Fixing Variables

I posted yesterday about short term decision making processes and while writing the post noticed that I hadn’t talked about one of the key accounting concepts related to many of the decision formats: contribution margin.

First I need to back up even further.

On a normal income or revenue statement there are two types of costs: cost of goods sold (COGS) and administrative and other costs (sometimes called SG&A or Selling, General and Administrative costs). COGS can be thought of as how much it cost to make or buy what you’re selling. For a retailer it may just be the wholesale price. For a manufacturer or a service provider it includes all kinds of costs that lead up to producing a finished good that goes out the door.

The problem is that for most management decisions the COGS vs. SG&A isn’t the best framework for examining costs and benefits because there are some costs that change with the quantity of a good produced and sold (a variable cost) and some costs that just don’t (fixed costs). Additionally there are some costs that have mixed properties…meaning they’re part fixed and part variable.

In a manufacturing context variable costs would include things like direct labor to produce the product and the direct materials that are a part of it. If you make one chair, you use a certain amount of wood. Two chairs, twice as much. Three chairs…you get the point.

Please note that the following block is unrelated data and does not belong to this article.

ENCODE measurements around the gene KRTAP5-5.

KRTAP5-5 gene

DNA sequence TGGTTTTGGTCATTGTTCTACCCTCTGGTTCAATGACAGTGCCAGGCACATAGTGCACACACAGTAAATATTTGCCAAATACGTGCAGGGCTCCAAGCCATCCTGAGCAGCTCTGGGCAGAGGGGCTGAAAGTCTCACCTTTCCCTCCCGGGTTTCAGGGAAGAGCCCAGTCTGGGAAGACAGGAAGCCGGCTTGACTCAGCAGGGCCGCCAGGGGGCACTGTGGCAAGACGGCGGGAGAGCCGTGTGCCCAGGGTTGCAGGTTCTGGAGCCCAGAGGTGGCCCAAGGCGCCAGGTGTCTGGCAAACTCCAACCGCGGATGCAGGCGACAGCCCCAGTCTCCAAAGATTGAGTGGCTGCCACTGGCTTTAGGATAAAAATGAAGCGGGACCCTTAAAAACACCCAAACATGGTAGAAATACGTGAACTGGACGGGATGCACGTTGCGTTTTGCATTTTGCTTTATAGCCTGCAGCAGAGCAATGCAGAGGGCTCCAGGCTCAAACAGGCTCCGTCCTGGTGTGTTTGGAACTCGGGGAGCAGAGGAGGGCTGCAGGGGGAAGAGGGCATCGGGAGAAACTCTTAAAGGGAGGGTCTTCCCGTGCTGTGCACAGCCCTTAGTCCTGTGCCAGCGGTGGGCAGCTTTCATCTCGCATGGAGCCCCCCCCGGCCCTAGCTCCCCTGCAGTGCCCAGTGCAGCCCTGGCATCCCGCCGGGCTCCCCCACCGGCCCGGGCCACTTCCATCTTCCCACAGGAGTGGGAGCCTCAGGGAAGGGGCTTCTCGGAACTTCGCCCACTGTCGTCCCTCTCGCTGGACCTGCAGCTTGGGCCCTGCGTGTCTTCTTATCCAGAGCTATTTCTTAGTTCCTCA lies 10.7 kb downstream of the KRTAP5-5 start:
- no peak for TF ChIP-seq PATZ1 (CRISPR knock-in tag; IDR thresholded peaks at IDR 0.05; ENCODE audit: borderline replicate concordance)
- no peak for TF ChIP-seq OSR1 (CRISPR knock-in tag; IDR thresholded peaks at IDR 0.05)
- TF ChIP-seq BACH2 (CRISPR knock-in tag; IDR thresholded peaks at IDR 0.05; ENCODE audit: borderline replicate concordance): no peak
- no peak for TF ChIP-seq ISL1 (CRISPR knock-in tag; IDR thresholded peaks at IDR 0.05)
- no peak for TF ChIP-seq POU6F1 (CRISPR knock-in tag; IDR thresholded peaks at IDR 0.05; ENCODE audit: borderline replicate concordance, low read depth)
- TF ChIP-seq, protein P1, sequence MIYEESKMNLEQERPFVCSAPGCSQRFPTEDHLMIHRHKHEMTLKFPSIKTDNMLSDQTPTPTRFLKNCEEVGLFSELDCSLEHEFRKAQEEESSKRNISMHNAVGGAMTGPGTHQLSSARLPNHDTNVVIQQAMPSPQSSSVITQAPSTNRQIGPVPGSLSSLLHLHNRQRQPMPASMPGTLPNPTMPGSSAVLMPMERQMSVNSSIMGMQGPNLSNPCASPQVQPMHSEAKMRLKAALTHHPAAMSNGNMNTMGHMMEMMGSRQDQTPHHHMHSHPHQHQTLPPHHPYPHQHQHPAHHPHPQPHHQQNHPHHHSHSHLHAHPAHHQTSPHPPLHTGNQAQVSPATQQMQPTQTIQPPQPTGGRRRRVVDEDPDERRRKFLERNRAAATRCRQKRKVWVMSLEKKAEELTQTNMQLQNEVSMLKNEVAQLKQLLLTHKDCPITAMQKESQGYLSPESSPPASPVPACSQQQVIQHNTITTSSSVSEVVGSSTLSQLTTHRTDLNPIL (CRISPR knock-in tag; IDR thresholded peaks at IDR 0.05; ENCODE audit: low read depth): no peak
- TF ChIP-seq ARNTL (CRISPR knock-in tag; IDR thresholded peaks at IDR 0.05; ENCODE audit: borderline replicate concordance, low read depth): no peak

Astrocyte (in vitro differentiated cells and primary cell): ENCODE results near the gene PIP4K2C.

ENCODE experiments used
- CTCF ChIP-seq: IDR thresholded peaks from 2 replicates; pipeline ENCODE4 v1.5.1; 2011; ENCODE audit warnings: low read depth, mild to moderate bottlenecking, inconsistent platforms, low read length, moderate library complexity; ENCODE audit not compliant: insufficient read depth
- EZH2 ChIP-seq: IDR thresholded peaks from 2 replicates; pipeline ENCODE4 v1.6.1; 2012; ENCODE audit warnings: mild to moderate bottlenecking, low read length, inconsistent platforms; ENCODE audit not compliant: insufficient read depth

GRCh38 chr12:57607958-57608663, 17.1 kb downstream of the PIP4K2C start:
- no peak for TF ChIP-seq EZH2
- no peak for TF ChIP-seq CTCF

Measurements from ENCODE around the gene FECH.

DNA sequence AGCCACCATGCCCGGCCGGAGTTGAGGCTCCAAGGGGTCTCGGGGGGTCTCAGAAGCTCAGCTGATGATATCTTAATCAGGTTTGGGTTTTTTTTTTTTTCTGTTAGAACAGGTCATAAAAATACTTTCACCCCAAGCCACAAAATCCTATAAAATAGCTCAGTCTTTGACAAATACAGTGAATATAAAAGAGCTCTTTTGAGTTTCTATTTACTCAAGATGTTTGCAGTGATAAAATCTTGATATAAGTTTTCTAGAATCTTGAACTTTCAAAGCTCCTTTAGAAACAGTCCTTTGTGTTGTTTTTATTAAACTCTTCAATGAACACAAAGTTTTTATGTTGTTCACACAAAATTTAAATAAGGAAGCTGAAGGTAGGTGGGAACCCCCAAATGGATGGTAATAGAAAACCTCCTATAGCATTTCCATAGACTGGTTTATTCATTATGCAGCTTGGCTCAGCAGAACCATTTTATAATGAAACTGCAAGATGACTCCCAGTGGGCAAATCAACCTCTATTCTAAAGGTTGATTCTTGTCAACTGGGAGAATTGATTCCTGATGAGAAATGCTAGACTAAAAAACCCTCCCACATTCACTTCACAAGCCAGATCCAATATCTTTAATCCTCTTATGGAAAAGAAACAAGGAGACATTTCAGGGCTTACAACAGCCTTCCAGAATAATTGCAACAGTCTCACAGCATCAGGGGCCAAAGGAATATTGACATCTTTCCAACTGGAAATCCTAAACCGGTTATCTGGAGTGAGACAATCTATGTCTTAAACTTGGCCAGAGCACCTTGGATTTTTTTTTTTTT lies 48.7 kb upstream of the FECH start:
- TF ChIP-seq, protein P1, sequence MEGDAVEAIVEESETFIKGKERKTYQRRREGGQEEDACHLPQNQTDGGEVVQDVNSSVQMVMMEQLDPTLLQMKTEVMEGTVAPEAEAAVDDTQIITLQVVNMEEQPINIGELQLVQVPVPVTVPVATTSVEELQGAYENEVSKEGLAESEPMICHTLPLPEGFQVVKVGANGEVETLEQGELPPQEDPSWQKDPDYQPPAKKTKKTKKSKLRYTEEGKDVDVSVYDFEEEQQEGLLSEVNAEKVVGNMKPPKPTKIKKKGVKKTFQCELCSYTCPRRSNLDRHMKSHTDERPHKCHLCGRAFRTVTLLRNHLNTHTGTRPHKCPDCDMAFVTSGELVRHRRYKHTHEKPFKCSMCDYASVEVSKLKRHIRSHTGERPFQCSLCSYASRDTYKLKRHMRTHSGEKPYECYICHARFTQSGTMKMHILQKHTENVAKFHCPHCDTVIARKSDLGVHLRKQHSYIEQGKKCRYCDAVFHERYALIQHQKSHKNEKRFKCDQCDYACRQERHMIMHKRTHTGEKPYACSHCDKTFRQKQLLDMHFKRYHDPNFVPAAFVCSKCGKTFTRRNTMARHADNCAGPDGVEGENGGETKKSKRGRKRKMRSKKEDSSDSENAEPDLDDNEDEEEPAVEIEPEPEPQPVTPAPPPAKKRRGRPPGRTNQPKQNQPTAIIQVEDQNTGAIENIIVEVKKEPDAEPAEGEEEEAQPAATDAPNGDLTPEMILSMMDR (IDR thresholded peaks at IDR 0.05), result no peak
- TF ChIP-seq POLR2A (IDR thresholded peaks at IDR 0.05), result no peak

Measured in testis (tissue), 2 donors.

Fixed costs would be things like rent, property taxes, the CEO salary. Fixed costs do not change within a relevant range. At some point a fixed cost has to increase when capacity is reached, but they jump in big increments, not based on the quantity of goods sold.

Mixed costs are things like utilities. They vary with usage, but they never drop to zero, even if production does.

So back to contribution margin. Contribution margin (CM) processes the income statement based on variable costs and fixed costs instead of COGS and SG&A. So a normal (simple form( income statement would be this:

Gross Profit
Net Income

Where as in CM format you’d find:

-Variable Costs (VC)
Contribution Margin
-Fixed Costs
Net Income

All of the numbers add up the same, but it gives you an understanding of where the fixed costs are and where the variable costs are, so that you know where the problems are in profitability and how to address them. Hopefully that sheds some light on the processes from yesterday’s post!

2 thoughts on “Fixing Variables

  1. Thanks to Managerial Accounting 121 (my Monday & Wednesday nights this summer), I actually understand this post. 🙂

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